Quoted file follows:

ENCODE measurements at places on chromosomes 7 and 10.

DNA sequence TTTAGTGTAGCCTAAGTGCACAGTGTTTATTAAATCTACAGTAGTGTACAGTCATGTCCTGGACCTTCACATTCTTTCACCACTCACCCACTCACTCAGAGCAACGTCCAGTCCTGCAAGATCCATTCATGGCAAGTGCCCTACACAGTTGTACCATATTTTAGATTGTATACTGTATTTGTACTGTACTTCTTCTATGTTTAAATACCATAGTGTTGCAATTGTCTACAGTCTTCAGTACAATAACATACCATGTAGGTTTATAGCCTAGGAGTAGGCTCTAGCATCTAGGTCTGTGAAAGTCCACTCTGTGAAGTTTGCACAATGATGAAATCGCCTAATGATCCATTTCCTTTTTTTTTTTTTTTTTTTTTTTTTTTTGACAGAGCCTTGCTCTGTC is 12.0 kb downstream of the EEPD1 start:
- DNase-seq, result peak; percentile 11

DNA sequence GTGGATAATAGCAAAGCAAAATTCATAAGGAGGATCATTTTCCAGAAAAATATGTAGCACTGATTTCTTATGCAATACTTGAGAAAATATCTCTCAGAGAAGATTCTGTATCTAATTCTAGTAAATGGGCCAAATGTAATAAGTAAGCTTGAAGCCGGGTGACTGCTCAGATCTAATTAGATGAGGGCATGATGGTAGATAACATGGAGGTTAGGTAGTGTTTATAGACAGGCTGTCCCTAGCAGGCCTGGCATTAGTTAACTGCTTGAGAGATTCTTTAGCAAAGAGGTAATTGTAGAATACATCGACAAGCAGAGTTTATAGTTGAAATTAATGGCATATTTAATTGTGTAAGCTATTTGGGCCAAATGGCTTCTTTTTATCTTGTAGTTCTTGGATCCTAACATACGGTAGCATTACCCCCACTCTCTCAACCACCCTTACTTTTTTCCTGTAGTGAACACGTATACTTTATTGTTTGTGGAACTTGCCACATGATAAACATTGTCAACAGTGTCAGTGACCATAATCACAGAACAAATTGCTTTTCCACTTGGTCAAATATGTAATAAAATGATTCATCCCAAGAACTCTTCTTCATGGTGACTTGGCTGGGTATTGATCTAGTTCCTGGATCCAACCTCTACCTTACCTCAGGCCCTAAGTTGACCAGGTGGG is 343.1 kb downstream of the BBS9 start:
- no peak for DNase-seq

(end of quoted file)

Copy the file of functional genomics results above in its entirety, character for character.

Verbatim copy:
ENCODE measurements at places on chromosomes 7 and 10.

DNA sequence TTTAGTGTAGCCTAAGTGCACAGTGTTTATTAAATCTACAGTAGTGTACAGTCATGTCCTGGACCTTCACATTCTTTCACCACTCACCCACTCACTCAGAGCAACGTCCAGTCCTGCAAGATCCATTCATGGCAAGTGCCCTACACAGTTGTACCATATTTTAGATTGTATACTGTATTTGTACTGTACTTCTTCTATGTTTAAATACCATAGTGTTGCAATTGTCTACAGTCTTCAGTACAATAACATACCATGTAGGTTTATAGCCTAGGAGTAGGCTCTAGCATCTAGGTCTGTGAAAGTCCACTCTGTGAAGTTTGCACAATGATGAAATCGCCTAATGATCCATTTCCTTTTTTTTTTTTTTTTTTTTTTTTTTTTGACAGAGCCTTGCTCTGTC is 12.0 kb downstream of the EEPD1 start:
- DNase-seq, result peak; percentile 11

DNA sequence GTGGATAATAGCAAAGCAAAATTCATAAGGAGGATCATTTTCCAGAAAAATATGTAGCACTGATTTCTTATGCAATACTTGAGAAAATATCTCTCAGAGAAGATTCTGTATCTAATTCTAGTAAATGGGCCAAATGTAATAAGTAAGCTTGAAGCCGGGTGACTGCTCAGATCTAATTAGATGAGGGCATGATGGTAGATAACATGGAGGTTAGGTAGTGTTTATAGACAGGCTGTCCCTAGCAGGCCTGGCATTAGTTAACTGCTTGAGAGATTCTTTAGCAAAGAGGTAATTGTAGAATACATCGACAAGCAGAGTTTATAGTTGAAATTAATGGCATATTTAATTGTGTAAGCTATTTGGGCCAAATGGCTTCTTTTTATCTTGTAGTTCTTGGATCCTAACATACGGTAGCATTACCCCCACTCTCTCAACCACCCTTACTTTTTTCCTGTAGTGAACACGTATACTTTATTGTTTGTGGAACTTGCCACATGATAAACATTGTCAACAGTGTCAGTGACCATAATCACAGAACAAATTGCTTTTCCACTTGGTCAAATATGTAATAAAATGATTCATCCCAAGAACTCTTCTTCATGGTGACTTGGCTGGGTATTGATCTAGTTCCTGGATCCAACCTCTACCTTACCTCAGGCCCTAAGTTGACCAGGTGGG is 343.1 kb downstream of the BBS9 start:
- no peak for DNase-seq